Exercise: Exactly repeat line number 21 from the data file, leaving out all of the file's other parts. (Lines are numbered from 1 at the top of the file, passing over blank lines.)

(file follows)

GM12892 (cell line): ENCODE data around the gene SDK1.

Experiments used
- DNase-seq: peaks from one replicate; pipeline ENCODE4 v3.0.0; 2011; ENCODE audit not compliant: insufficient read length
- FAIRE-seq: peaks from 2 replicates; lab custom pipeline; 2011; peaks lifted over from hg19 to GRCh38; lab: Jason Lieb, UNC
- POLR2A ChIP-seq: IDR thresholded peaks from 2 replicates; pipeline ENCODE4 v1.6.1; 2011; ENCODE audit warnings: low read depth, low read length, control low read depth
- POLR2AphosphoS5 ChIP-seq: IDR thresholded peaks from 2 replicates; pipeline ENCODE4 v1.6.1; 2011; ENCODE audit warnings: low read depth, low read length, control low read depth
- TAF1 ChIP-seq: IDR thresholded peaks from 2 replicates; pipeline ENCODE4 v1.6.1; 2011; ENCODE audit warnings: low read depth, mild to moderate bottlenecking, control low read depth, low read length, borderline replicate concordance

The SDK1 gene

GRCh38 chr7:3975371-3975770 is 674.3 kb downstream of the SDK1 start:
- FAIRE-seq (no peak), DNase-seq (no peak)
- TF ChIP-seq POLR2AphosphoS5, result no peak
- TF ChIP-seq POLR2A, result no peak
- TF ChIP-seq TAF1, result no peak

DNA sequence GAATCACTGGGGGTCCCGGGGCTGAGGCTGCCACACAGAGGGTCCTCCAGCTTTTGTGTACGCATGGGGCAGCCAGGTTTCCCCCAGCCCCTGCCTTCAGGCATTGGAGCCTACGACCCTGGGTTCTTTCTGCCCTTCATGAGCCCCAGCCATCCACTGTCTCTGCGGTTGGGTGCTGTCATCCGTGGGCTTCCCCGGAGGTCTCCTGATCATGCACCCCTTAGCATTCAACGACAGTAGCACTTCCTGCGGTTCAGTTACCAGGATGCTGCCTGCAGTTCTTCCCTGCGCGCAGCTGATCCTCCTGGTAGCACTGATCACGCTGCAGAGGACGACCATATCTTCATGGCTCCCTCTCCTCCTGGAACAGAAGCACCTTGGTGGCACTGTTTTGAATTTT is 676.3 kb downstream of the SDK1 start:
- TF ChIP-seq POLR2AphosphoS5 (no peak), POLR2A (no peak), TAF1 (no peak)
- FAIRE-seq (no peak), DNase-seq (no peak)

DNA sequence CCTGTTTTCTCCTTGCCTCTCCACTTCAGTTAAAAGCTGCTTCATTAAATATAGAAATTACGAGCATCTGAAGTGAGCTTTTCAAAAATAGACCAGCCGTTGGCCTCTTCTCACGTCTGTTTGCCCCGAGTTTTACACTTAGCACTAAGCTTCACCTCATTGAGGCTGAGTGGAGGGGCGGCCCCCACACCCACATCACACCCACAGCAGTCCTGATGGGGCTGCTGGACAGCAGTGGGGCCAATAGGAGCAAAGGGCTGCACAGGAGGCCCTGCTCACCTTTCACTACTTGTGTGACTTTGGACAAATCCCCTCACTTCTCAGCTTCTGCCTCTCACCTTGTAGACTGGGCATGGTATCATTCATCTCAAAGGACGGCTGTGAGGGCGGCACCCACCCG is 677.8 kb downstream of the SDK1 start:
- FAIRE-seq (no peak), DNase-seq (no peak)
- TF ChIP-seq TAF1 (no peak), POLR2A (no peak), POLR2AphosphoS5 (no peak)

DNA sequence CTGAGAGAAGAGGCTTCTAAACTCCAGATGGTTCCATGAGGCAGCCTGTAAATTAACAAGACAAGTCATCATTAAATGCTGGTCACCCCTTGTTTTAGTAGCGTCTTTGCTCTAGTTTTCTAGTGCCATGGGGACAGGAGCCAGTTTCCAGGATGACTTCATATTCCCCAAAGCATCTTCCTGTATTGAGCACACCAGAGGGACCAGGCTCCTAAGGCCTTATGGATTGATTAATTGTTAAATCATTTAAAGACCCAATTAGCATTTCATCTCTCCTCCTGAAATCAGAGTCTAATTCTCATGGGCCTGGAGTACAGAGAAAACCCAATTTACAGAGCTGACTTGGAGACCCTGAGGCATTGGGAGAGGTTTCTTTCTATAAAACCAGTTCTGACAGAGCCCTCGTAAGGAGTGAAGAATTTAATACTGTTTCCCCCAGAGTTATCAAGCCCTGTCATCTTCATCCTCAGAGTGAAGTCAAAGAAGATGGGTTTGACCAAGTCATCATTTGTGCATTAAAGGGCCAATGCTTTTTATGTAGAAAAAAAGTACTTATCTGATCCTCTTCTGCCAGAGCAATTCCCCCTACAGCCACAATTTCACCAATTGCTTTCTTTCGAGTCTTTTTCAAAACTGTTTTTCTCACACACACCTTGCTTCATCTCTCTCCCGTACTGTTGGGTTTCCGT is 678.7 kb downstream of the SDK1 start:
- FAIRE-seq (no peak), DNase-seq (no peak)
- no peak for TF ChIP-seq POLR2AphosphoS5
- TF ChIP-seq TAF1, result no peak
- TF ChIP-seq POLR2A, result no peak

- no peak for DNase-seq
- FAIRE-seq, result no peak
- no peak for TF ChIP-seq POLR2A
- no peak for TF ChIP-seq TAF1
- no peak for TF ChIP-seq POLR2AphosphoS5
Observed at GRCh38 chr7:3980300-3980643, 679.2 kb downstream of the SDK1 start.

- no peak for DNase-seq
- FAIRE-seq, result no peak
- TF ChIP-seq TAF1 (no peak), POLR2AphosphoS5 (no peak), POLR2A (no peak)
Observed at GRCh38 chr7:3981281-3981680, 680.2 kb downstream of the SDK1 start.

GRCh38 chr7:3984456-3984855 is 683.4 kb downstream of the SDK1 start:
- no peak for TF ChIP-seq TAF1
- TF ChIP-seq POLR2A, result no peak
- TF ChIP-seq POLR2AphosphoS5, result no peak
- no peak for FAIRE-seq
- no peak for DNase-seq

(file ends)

- FAIRE-seq (no peak), DNase-seq (no peak)